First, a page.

NAU challenged by ministry action and client numbers

| 11/09/2017 | 46 Comments

(CNS): Tamara Hurlston, the director of the Needs Assessment Unit, revealed that her department is helping more than 1,800 families but the number of people in need is growing. Painting a picture of a department challenged by the increase in people seeking help on one hand and a lack of direction from the ministry on the other, Hurlston said the unit was never properly staffed or funded. She revealed that the ministry had stopped the recruitment of officers it needed and had been budgeted for.

The last witness before the Public Accounts Committee on the issue, Hurlston gave a candid account of the challenges she is facing. Asked about staff and recruitment she made it clear that the ministry had frozen her plans to recruit enough staff to manage the workload and what were meant to be full assessments of the people coming to them for help, be it money for housing, health or even food.

She said the unit was so busy and so short staffed that they could not even answer the phone because of the amount of people turning up at the unit. Hurlston said she had asked the ministry to get the full complement of staff as budgeted because she was dealing with the needs of more than 1,800 families with just 12 officers and four accounts staff processing thousands of payments.

Among the many other serious problems the unit is facing, the director pointed to the lack supporting legislation, as she said the unit needed teeth to hold clients accountable and direct them to relevant programmes to help them become self-sufficient.

She also said that she had told the ministry that the demand for social assistance would increase over the next decade, not just because the numbers of people are growing but because rents are going up and the cost of living is increasing and the benefits people receive are already insufficient. When asked by PAC Chair Ezzard Miller about the possibility of the budget decreasing after the department review and the implementation of new policies, Hurlston said that unless something dramatic happened the budget was set to grow.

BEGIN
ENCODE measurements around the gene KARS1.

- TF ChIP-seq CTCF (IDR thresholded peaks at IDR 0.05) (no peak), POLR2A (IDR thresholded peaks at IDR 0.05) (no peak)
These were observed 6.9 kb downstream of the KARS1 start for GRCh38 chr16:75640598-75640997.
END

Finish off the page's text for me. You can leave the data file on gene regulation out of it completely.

She explained that the people coming to her department are doing so when they are in serious trouble, having been made homeless, their utilities cut off or seeking food because they are starving.  She spoke about the challenges the unit also has with landlords who don’t want to take certain families because of the problems they may present, and in such circumstances they are housing families in hotel. But she also described a confusing picture of the ministry taking control of the unit’s recruitment and putting a block on the vacancies Hurlston was trying to fill.

The chair tried to find out what was happening with the recruitment, as he raised concerns over the fact that the chief officer in the ministry had redirected the unit’s budgeted appropriation for staff to recruit other people to deal with housing repairs instead. Hurlston spoke about the panel getting as far as making a decision on some posts and even making an offer for one important position, but the ministry put the recruitment process on hold.

Miller said he empathized with Hurlston, who he said had painted a “substantially different picture” and he said the PAC would be making strong recommendations about getting the NAU the staff it needed.

See featured comment: Dear PAC: more on the Needs Assessment Unit

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Category: Government oversight, Local News, Politics

Comments (46)

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  1. Anonymous says:

    They need to re-locate this unit. It is located behind Guy Harvey’s on the waterfront.

    Not the proper location for a needs assessment unit. Tourist destination?




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  2. Anonymous says:

    @ 3:56 when I say pay for their crime I mean they have had their freedom taken away etc, daaa I know taxpayers pay to house them in whichever prison they are in.




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  3. Anonymous says:

    1800 families?!? That seems rather high given the small number of Caymanians. In fact it seems like about 50% of them.




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  4. Anonymous says: